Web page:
MAIDAN SHAHR, Afghanistan — A diet of rice, beans and crusts of dry bread drove Sakina’s family to the verge of starvation. Her 2-year-old son’s irregular heartbeat sent her into the snow and freezing cold of Afghanistan’s mountains in a bid to save little Nisar Ahmed.
She traveled by group taxi for more than an hour to get to this hospital in Wardak province, a Taliban stronghold during the war, now fighting severe hunger.
“He’s been sick for like two months and not recovering,” Sakina, 27, a mother of five who, like many Afghans, goes by one name.
Her family’s trials risk overwhelming her, with her initially confident voice breaking as she tries to discreetly wipe away tears behind her black and silver-speckled shawl while her 3-month-old baby girl wails at her side.
“We’ve not been able to feed him very well,” she said of her son, speaking in Pashto through a translator, about the boy who weighed only 17 pounds, was very weak and needed oxygen every two hours.
The problem is a lack of protein, she said, adding that her other four children, aged 3 months, 5, 8 and 11, had not been admitted to the hospital but were not much healthier than Nisar Ahmed.
“We don’t see meat, even in a month,” she said.
Sakina and her family are among the 23 million people — more than half of Afghanistan’s population — who are in dire need of assistance, according to the United Nations.
Earlier this month the U.N. launched a more than $5 billion funding appeal for Afghanistan — its largest-ever single country aid drive — in an effort to shore up basic services that have all but collapsed since the Taliban took control of the country in mid-August.
“We are in a fast unraveling humanitarian crisis, and the level of suffering is quite unparalleled,” Sam Mort, chief of communication, advocacy and civic engagement for UNICEF in Afghanistan, said.
“We have a drought, we are in winter,” said Mort. The problem is vast — not only is the country dealing with a long-running drought, and a usually frigid winter, 23 million are going hungry, there have been outbreaks of measles, dengue fever and acute watery diarrhea, she said.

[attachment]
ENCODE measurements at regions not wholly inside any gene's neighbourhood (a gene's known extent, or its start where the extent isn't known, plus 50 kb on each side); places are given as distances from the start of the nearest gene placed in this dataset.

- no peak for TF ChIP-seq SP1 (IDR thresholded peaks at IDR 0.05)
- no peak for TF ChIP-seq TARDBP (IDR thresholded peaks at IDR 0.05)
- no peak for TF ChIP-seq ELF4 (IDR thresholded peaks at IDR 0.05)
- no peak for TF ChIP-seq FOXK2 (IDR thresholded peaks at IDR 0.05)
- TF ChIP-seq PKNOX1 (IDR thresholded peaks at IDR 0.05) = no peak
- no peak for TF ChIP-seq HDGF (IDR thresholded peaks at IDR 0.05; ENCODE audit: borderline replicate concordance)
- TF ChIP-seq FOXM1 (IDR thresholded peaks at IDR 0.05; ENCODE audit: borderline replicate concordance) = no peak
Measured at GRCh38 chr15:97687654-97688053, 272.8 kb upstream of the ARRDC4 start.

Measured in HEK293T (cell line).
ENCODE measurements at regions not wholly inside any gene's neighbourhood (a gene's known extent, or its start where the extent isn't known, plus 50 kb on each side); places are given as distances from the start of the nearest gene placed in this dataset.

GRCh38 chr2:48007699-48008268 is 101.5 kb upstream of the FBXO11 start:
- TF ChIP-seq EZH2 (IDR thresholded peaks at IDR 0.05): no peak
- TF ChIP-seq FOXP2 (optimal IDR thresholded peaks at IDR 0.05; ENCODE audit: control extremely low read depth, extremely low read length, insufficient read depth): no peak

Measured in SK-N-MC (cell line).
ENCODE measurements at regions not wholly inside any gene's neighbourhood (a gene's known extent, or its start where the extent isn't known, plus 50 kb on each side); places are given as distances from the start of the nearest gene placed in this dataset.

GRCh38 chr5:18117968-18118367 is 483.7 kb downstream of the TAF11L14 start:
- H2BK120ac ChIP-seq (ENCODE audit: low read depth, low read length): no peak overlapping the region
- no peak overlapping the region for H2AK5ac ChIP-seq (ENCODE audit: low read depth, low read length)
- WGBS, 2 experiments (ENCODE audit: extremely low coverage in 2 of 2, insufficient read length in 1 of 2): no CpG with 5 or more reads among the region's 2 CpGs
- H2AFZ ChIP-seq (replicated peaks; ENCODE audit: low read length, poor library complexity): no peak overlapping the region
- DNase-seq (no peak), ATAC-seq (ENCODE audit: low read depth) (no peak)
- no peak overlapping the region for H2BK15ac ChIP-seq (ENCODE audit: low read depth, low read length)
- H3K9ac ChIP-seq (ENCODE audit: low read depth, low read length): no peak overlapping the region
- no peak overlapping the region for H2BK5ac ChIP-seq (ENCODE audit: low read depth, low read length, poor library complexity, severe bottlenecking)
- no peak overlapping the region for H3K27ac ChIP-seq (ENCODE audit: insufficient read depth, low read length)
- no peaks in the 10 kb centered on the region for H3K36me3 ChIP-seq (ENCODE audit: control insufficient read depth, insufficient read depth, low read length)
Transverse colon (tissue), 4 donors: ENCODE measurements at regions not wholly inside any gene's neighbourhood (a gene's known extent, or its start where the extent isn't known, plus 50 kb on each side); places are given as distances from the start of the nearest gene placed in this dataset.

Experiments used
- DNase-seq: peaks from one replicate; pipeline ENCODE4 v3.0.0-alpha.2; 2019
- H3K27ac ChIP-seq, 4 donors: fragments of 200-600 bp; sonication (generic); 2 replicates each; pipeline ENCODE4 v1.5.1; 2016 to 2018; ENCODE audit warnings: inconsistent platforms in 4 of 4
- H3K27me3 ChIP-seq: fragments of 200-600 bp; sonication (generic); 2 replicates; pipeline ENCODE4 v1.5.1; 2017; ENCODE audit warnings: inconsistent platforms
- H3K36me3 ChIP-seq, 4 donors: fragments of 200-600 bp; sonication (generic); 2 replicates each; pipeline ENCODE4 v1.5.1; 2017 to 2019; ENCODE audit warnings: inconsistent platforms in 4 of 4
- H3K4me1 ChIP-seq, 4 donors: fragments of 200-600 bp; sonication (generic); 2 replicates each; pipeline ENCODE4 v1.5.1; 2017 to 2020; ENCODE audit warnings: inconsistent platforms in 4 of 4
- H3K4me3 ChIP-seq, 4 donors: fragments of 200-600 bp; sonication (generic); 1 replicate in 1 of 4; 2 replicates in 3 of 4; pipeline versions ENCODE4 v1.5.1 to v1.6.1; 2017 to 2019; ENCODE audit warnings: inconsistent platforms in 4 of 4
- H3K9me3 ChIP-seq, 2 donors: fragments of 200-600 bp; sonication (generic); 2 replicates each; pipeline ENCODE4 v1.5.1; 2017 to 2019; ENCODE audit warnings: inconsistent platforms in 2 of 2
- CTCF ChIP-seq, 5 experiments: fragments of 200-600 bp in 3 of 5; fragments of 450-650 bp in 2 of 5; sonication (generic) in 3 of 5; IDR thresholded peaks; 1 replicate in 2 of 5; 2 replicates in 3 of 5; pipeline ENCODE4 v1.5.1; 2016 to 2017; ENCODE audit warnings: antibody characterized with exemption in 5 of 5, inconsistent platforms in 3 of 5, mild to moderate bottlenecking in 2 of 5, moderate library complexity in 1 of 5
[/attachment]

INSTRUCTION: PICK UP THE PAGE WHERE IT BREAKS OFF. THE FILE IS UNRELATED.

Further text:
The number of people going hungry has risen dramatically since September when the U.N.’s World Food Program said 14 million did not have enough to eat. Now the world’s largest humanitarian organization focused on food says that 8.7 million people are at risk of starvation. Meanwhile, millions of girls are out of school, and food prices are going up, putting the basics out of reach for many across the country.
The lack of funding has battered Afghanistan’s already troubled economy — international support for Afghanistan was suspended and billions of dollars of the country’s assets abroad, mostly in the United States, were frozen after the Taliban takeover.
The government has essentially been unable to pay salaries, and jobs across the economy have disappeared.
More than half a million people have lost their jobs since the Taliban takeover, the U.N.’s International Labour Organization said this month, warning that those numbers are expected to jump as high as 900,000, particularly because of restrictions on women in the workplace.
Unemployment is often cited as the reason for malnutrition, Mort said.
“Almost every single one of them will say, ‘My husband lost his job,’” she said of the women she speaks to. “Whether that was a job in government, whether it was a job in the army, whether it was a job in construction, whether it was a job in business, all those jobs have dried up. There is no money to buy food.”
“The situation is dire,” she added.
The U.S. announced on Jan. 11 that it was giving an additional $308 million in humanitarian aid to the Afghan people, bringing total U.S. humanitarian aid to more than $780 million since October.
U.S. and European diplomats met with representatives of Afghanistan’s Taliban rulers in Norway last week to discuss how to alleviate the crisis, with Western diplomats tying the release of any additional funds to improvement in human rights, especially for women and girls in Afghanistan.
Delivering humanitarian aid as quickly as possible is “our first and most urgent priority in Afghanistan,” a State Department spokesperson said.
But until aid flows restart in earnest and the economy improves, Sakina and millions like her will struggle through a harsh Afghan winter, and some will die.
Asked what she would do once Nisar was released from the hospital and they returned home, she became distraught.
“How would I not worry? You know, I do worry. This is how life is for us right now,” said Sakina, trying to hide her face even more behind her shawl as she choked up and wiped away tears.
“No option, what can we do? We have to accept it the way it is.”
Kelly Cobiella, Ahmed Mengli and Yuka Tachibana reported from Maidan Shahr. Petra Cahill and Bill O'Reilly reported from London.
If you’d like to help, there are several organizations doing work in Afghanistan.